Gates Spotlights Maritime Security in Hanoi Forum

HANOI, Viet­nam, Oct. 12, 2010 — Dis­agree­ments over ter­ri­to­r­i­al claims and the appro­pri­ate use of the mar­itime domain pose a chal­lenge to sta­bil­i­ty and pros­per­i­ty in South­east Asia, Defense Sec­re­tary Robert M. Gates told a group of region­al defense min­is­ters meet­ing here today.

Gates is one of eight defense lead­ers from non­mem­ber nations invit­ed to par­tic­i­pate in the first “plus” defense min­is­ters meet­ing of the Asso­ci­a­tion of South­east Asian Nations. The 10-mem­ber asso­ci­a­tion includes Viet­nam, Thai­land, Sin­ga­pore, the Philip­pines, Myan­mar, Malaysia, Laos, Indone­sia, Cam­bo­dia and Brunei. 

In his remarks at the con­fer­ence, Gates urged a peace­ful res­o­lu­tion of ter­ri­to­r­i­al dis­putes that have beset the region, most notably in the South Chi­na Sea. 

“The Unit­ed States does not take sides on com­pet­ing ter­ri­to­r­i­al claims, such as those in the South Chi­na Sea,” Gates said. “Com­pet­ing claims should be set­tled peace­ful­ly, with­out force or coer­cion, through col­lab­o­ra­tive diplo­mat­ic process­es, and in keep­ing with cus­tom­ary inter­na­tion­al law.” 

The sec­re­tary applaud­ed ini­tial steps by nations with com­pet­ing claims in the South Chi­na Sea to dis­cuss devel­op­ment of a full and bind­ing code of con­duct on the mat­ter, and he said the Unit­ed States stands ready to help in facil­i­tat­ing such initiatives.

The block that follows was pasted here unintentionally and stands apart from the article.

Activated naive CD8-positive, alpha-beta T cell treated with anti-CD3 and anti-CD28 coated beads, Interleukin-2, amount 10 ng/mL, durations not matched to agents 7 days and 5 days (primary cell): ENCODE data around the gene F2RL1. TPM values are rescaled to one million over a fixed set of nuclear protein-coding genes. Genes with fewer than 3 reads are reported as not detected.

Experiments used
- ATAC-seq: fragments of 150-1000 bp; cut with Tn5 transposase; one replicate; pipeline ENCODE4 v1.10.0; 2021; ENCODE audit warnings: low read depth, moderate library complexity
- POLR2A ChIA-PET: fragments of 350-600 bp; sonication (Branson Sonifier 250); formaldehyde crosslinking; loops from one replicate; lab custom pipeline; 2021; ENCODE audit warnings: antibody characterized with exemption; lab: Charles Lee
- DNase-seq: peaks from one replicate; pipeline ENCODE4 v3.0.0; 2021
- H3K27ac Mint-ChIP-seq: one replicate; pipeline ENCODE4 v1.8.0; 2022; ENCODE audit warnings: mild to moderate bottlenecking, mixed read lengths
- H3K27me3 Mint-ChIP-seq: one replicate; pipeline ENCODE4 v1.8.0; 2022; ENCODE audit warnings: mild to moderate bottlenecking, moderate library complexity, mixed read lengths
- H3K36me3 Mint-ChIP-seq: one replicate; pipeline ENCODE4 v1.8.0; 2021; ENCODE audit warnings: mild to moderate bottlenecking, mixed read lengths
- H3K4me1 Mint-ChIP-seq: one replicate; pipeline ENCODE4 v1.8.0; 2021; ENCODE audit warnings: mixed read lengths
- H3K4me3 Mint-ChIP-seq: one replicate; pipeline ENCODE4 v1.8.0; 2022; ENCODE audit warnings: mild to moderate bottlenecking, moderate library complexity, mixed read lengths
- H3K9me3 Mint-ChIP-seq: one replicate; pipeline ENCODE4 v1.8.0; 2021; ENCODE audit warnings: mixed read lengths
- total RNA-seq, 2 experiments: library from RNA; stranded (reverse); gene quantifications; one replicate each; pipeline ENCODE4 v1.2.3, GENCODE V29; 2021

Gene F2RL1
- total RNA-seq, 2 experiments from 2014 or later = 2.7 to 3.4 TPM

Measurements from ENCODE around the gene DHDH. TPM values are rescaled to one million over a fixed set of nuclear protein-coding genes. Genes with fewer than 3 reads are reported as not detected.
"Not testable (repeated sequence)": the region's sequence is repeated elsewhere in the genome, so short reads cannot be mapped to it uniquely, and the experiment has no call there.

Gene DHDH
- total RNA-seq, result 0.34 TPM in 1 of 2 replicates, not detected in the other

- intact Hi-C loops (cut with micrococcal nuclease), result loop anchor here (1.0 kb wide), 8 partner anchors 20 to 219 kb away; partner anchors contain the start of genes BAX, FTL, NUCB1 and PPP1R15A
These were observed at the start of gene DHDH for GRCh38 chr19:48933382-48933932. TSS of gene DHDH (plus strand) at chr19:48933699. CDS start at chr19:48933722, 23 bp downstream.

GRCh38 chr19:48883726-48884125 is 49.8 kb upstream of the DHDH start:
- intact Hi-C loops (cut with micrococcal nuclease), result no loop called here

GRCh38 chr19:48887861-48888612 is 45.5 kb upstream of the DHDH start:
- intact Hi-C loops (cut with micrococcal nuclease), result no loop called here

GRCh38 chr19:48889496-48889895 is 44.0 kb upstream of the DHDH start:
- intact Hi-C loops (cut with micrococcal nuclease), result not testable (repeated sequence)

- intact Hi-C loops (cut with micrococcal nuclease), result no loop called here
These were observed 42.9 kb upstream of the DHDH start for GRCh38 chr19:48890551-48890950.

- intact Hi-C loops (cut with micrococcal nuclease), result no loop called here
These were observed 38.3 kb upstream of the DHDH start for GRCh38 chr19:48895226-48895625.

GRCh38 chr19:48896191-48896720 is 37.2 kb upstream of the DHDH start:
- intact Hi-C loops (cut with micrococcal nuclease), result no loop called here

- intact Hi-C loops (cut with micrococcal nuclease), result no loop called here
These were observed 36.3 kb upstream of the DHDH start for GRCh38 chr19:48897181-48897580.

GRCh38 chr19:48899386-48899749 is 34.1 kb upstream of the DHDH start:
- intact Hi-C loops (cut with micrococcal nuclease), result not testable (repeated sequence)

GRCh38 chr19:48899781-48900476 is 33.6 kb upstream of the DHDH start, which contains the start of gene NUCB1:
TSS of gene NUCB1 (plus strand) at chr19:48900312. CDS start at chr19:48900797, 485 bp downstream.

“We have a nation­al inter­est in free­dom of nav­i­ga­tion, in unim­ped­ed eco­nom­ic devel­op­ment and com­merce, and in respect for inter­na­tion­al law,” he said. “We also believe that cus­tom­ary inter­na­tion­al law, as reflect­ed in the [Unit­ed Nations] Con­ven­tion on the Law of the Sea, pro­vides clear guid­ance on the appro­pri­ate use of the mar­itime domain, and rights of access to it. By adher­ing to this guid­ance, we can ensure that all share equal and open access to inter­na­tion­al waterways.” 

Gates not­ed that the Unit­ed States always has exer­cised its rights and sup­port­ed the rights of oth­ers to tran­sit through and oper­ate in inter­na­tion­al waters. “This will not change,” he said, “nor will our com­mit­ment to engage in exer­cis­es and activ­i­ties togeth­er with our allies and partners.” 

Those activ­i­ties, Gates said, are a rou­tine and crit­i­cal com­po­nent of demon­strat­ing the U.S. com­mit­ment to main­tain peace and sta­bil­i­ty and pro­mote free­dom of nav­i­ga­tion in the region. 

“They are also essen­tial to build­ing habits of strong secu­ri­ty coop­er­a­tion,” he said, “which is nec­es­sary as we move for­ward to address com­mon secu­ri­ty chal­lenges together.” 

Source:
U.S. Depart­ment of Defense
Office of the Assis­tant Sec­re­tary of Defense (Pub­lic Affairs) 

Face­book and/or on Twit­ter

Team GlobDef

Team GlobDef

Seit 2001 ist GlobalDefence.net im Internet unterwegs, um mit eigenen Analysen, interessanten Kooperationen und umfassenden Informationen für einen spannenden Überblick der Weltlage zu sorgen. GlobalDefenc.net war dabei die erste deutschsprachige Internetseite, die mit dem Schwerpunkt Sicherheitspolitik außerhalb von Hochschulen oder Instituten aufgetreten ist.

Alle Beiträge ansehen von Team GlobDef →